“That is a native behavior that happens on Discord,” she said, pointing to the many tutorial-oriented servers for topics ranging from learning new languages to Photoshop. “When brands tap into native behavior, even if it’s not in their vertical, it works really well,” she said.
Brands that don’t have an official presence on Discord are still being discussed the platform. Sephora shoppers, for example, have created an unofficial Sephora fan group to share product recommendations and news on deals. Atherton said one successful brand strategy has been to partner with existing organic groups. Netflix, for example, collaborates with fan groups of various shows to host Q&As and events.
The team at Discord sees a bigger role for the platform among beauty brands in the future.
“Beauty brands that value community should have a strategy for Discord,” said Atherton. “Other social media platforms should exist alongside it, given that their [focus] is aesthetic imagery. Discord, on the other hand, is much more about conversation and community.”
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In other news
Estée Lauder Companies ousts executive following racist Instagram post. After first being called out by industry watchdog account Estée Laundry, executive group president John Demsey has been informed that he must leave the company over a meme posted to his Instagram account with a racial slur and joke about Covid-19.
Demsey issued a public apology on his Instagram account on Friday, stating that it was a “horrible mistake of carelessly reposting a racist meme without reading it beforehand.” He was suspended without pay last week, and today, ELC announced on its website that his departure is effective this week. It is reported that he is retiring.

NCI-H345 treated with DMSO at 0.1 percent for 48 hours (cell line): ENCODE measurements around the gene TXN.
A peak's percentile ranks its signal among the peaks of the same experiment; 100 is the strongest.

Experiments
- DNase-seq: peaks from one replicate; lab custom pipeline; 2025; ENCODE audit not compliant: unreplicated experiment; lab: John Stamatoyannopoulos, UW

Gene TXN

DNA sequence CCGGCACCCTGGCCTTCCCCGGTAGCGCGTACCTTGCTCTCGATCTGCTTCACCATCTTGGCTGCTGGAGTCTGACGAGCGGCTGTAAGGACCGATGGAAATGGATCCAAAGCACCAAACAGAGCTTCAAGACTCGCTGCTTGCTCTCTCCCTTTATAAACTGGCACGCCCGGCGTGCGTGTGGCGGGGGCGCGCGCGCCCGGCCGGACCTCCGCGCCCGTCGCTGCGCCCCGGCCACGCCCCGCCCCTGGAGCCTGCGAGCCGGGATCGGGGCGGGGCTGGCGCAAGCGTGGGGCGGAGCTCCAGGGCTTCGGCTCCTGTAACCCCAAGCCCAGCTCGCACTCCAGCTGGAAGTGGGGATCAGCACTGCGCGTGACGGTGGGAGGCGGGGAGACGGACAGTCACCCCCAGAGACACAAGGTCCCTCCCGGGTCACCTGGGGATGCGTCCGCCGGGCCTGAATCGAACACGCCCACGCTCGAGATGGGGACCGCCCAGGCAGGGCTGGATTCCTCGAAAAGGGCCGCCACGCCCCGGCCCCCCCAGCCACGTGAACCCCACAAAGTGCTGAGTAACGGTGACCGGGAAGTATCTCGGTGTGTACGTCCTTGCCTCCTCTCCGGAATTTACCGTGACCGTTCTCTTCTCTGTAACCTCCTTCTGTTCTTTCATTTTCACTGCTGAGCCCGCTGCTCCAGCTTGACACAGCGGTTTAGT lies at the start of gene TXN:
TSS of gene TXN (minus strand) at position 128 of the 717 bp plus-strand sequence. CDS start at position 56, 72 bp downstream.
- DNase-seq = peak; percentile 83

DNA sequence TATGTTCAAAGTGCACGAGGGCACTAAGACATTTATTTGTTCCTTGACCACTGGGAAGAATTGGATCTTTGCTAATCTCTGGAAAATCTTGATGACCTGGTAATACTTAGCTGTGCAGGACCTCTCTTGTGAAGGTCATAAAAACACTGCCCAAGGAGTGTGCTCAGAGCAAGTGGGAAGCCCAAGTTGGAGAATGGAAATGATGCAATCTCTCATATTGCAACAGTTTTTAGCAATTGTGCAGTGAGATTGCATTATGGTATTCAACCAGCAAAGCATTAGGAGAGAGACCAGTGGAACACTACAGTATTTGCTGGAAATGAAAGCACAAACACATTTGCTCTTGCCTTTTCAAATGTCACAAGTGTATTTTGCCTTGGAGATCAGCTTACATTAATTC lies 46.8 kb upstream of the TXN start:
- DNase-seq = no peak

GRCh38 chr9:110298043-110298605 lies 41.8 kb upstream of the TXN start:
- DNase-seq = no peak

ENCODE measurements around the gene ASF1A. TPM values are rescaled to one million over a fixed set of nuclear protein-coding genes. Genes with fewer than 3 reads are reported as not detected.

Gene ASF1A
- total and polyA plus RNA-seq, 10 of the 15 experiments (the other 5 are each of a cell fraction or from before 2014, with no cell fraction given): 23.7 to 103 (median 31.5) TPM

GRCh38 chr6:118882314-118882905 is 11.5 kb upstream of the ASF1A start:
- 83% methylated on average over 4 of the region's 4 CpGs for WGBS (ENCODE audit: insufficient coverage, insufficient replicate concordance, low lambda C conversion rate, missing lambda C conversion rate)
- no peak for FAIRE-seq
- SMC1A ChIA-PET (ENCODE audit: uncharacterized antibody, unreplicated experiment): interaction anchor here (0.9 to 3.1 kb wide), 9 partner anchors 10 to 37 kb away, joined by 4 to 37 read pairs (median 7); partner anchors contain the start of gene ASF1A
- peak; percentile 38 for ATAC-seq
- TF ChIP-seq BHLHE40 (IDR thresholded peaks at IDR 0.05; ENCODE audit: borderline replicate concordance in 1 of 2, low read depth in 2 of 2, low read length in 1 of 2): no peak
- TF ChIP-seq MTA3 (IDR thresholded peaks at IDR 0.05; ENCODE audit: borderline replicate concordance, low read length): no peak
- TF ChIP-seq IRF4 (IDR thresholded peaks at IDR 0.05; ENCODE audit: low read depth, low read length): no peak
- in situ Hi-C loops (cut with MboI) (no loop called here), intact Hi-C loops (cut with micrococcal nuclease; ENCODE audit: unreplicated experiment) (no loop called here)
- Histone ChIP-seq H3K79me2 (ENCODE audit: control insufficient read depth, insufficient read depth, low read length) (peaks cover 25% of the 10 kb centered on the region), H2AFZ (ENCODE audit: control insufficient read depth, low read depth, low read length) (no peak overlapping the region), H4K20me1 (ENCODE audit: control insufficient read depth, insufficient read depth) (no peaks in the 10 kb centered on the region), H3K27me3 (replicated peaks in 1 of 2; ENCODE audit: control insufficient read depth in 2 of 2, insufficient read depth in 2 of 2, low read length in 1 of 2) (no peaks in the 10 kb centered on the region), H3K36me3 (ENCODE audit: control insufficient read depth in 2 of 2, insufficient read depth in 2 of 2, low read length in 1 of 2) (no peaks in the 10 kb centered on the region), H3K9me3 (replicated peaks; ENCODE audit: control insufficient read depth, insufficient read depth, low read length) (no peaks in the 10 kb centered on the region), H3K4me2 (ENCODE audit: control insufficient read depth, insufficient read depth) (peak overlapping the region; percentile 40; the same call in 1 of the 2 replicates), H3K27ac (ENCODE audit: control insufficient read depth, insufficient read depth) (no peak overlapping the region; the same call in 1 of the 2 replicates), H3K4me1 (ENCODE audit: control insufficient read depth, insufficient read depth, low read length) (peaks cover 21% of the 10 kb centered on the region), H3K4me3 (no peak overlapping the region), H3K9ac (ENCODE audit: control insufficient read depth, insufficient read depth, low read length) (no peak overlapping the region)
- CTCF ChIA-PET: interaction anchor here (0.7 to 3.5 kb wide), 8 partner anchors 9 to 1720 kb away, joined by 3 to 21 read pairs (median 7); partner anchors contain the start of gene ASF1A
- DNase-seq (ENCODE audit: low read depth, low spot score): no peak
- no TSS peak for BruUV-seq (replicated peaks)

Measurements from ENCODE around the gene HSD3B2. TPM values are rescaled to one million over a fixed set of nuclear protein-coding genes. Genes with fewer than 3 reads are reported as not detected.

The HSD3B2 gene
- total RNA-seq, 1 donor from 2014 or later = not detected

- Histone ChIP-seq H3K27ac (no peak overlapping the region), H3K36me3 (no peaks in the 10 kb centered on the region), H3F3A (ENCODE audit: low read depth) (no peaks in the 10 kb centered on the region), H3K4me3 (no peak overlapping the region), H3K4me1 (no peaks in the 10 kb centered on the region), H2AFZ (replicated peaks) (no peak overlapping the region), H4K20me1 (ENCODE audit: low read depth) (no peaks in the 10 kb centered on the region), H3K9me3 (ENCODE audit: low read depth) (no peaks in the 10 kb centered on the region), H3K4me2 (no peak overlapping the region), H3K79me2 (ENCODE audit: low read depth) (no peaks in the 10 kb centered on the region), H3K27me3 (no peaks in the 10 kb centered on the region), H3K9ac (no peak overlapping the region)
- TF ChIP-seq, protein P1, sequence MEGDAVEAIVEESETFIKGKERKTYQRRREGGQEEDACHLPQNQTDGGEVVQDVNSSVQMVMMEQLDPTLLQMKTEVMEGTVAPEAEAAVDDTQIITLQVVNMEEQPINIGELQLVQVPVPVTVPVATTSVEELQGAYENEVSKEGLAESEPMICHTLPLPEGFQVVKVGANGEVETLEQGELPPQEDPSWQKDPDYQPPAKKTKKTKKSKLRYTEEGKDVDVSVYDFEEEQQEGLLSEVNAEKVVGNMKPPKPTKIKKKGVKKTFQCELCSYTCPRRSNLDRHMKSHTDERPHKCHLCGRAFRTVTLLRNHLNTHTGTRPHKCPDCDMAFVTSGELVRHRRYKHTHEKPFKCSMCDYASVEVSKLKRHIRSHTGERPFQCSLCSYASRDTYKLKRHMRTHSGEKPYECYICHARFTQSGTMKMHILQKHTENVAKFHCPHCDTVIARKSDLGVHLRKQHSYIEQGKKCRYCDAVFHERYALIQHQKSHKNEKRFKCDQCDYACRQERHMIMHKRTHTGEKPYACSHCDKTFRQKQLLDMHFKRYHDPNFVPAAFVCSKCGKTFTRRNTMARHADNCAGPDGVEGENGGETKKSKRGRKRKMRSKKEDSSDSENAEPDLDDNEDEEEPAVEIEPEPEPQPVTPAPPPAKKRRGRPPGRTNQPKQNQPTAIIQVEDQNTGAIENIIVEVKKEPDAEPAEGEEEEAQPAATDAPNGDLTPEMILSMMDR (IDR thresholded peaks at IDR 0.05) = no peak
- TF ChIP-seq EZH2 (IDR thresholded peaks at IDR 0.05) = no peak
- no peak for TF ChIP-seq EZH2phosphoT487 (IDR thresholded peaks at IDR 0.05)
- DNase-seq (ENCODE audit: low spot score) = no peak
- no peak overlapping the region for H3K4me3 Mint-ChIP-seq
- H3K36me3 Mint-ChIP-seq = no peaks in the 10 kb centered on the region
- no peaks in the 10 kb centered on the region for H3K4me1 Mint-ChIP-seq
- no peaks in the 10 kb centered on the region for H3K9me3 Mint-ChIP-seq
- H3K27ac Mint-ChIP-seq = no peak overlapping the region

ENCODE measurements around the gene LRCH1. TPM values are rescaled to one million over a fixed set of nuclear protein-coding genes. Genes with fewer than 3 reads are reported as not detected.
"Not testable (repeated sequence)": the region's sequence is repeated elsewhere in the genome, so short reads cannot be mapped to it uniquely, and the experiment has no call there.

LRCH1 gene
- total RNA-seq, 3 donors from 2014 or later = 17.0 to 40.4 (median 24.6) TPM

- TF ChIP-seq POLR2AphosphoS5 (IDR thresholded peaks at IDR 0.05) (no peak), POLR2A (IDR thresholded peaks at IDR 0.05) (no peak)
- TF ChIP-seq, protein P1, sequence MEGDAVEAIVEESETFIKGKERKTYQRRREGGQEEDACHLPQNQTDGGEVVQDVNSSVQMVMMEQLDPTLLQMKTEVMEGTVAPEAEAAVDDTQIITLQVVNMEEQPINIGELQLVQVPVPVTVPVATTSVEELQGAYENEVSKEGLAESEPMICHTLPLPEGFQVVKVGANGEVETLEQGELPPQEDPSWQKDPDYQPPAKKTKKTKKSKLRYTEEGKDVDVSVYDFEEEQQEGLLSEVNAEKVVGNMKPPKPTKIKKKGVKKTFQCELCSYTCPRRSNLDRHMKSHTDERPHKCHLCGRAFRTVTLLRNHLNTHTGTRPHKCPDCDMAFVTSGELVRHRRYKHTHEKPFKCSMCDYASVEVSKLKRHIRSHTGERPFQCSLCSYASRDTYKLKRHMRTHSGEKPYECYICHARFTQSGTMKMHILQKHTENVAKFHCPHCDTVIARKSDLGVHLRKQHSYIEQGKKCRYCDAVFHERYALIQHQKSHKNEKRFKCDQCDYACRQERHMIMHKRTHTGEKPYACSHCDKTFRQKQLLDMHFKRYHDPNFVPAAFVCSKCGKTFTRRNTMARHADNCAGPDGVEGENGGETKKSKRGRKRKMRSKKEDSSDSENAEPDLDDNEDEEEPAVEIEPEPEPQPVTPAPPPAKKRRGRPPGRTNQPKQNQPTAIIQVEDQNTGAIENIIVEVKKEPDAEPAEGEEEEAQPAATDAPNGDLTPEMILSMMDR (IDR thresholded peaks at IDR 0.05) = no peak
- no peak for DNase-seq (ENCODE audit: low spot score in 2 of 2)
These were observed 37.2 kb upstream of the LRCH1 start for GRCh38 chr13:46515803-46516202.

While making $9.6 million as one of ELC’s top executives, in between overseeing a portfolio including MAC Cosmetics and Clinqiue, 65-year-old Demsey found time to frequently post memes to his 73,000 Instagram followers. He has a total of 51,000 posts, according to the Wall Street Journal report on his suspension. They include “memes poking fun at heiresses, celebrity women who date younger men and poorly applied eyeliner.”
The meme also mentioned the rapper Chingy, causing “Chingy” to become a trending topic on Twitter following media reports of Demsey’s departure.
“[You need] a combination of great product with authentic storytelling and brand uniqueness — these things define the value system and unique DNA of what a brand is about,” he said on the Glossy Beauty Podcast in 2019.
“Euphoria” stars are taking over beauty. While we won’t share any spoilers from the weekend’s finale, it’s safe to say that Fez is becoming a beauty star off-screen. Actor Angus Cloud, who plays him, became the latest celebrity to land a beauty sponsorship deal as the new face of Polo Ralph Lauren fragrance. He’s the latest star of the show to gain a major fragrance detail — Jacob Elordi, the actor playing attractive psychopath Nate Jacobs, previously starred in an ad for BOSS Perfumes.
This follows the announcements in February that Barbie Ferreira would be YSL Beauty’s brand ambassador and the show’s lead makeup artist, Donni Davy, is launching her own beauty line. Chloe Cherry, meanwhile, has done social media posts for Starface. The show’s main two stars work with some of the world’s biggest brands–Hunter Schafer is the face of Shiseido, while Zendaya continues her ambassadorship with Lancôme. Storm Reid has been an ambassador for Maybelline and Dark & Lovely, while Alexa Demie has starred in MAC ads. We’re keeping our eye out for what’s next in beauty for Sydney Sweeney and Maude Apatow.
Celebrity launches continue. Gwen Stefani is launching a makeup brand, while Scarlett Johansson unveiled her skin-care brand (more to come on Glossy).
Revolution Beauty buys BH Cosmetics out of bankruptcy. The brand filed for bankruptcy in January this year.